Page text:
Entrepreneurs and small business owners are usually quite good at telling you some general insight into their customers. They will have a good idea of their general demographic as well as what they like to buy from their existing product or service range. If they have an online presence, they’ll even tell you how often they visit online, what proportion return, and even which landing pages they prefer. It’s a statisticians dream.
Yet, the tendency is to focus far too much on what you already know about your customers, which tends to generate, well, more of the same. Instead, we should be more focused on what we don’t know about our customers – that’s the really interesting question – rather than tracking the very one-dimensional “unique visit” on our website.
What don’t you know?
If you’re a business leader, entrepreneur, or business owner you enjoy certainty. It means less risk and greater predictability, which in turn means it’s easier to run your business. So it’s no surprise we take comfort in all the things we already know. However, there’s a lot of we don’t know about our customers and the sooner we close that gap the better.
More than a few businesses have been caught flat-footed by this, think RIM or even Kodak. The former failed to anticipate the shift from software to hardware, while the latter thought (incorrectly) that they were in the film business. They were actually a photography company.
Ask yourself what your customers actually use your service/product for. What else would they buy from you if they could? Do they come in just to grab a coffee and leave? Or are they using it as a place to relax and meet-up with friends?
By trying to understand more about what you don’t know about your customers, you can quickly identify and evaluate new opportunities to better add value.
For instance, take the example of the coffee chain. If you decided that your customers were focused on speed in the morning, perhaps you would look at ways to speed up the process from order to delivery. You might also look into smaller stores in order to save on rent because your customers just love the coffee and have no interest sitting around.
What’s more, if they’re using it as a substitute for having breakfast at home perhaps you should look into expanding your range of food items to go?
Banks – A History of Misunderstanding
Sometimes the best way to understand how to do something is to examine how not to do it. Enter the banks. Think how differently the banking experience would be if banks actually understood how their customers used their services?
For most banks, they define it in terms of what they need. Put simply, they need money (set-up retail banks to take deposits) and then they need to make money (set-up divisions to then loan that money and related advisory services).
Somewhere lost in that shuffle is what customers actually need from their banks (hint: it’s more than an ATM). Their customers need help to manage their money. Much of this need could be filled by providing proper software to help manage spending online, instead of simply displaying balances and transactions. This has taken banks years to figure out and they’re still behind.
The success of Mint.com is a perfect illustration of the huge gap that remains between banks and their customers. Mint provided an easy way to manage your personal finances – by linking to your bank’s data! More recently, the lack of small business support from banks has been duly revealed by the amount of traction from Toronto’s own Wave Accounting. They’ve built an app to empower businesses to better track, manage, and fulfill the tax requirements by tapping into – you’ll never guess – your own bank’s data.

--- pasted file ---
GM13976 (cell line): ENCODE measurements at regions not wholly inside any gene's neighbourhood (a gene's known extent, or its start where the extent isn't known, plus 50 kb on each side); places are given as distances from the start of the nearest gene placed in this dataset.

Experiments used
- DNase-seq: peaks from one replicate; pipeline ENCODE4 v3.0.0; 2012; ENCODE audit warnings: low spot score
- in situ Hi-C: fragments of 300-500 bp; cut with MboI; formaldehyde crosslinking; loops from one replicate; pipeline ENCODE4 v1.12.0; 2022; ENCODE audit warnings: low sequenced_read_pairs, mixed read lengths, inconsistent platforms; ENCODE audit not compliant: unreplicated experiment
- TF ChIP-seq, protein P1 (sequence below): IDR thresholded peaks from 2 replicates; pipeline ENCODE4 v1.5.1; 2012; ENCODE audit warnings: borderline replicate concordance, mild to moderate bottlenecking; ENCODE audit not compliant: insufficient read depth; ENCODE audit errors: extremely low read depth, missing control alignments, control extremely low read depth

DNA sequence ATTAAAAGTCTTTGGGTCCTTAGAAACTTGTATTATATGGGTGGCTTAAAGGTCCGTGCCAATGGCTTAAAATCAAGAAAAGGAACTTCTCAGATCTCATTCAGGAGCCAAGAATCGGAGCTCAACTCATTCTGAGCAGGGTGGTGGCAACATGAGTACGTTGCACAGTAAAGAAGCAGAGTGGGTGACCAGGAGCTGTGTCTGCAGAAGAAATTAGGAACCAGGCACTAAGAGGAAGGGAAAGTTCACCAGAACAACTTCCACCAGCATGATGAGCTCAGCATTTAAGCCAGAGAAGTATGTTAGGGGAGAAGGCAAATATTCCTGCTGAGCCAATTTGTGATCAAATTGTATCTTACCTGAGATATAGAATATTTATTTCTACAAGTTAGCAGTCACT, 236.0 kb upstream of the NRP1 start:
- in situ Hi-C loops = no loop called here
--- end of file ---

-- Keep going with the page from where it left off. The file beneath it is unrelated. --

For regulatory reasons, banks continue to enjoy a certain amount of protection from the true wrath of the free market. Yet, the cracks are on display.
How will you go about finding the answer?
Given we’ve established the importance of understanding what you don’t know about your customers, how do you go about identifying the unknown? This is much simpler than it may appear – use any excuse to talk to your customers. There’s a well-documented story that Paul Graham told about Airbnb in their early days in which the founders learned some key insights into how their customers were using their service. While they had originally envisioned it as a community to find a place to crash, they were surprised to find out how many of their users were actually using the service to help pay their rent.
You won’t always be in a position to discuss in person, but use whatever means necessary. Send out newsletters, create meetups, conducts polls, leverage a messaging platform – anything.
Aside from talking to your customers, try and better define what business you’re actually in. In his seminal text “Marketing Myopia”, Theodore Levitt argues that most business fail to correctly identify the business they’re in. For instance, is Air Canada in the airline business or the transportation business? Is Amazon an online book store or an e-commerce destination? You can imagine that their priorities and goals would be extremely different depending on how they answer these questions.
After you’ve started to collect all this information, decide whether there are any patters and how they might fit into the overall goal of your company. If it’s completely contradictory to what you’re trying to build, ask yourself why.
You’ll notice that Airbnb successfully integrated this feedback from their users into a major promotional tool that helps to broaden the appeal and benefit of their service with a “Could you pay your bills with Airbnb” calculator.
The least interesting and important information is what you already know – it’s what you don’t know that will truly help to define and shape your business in the future.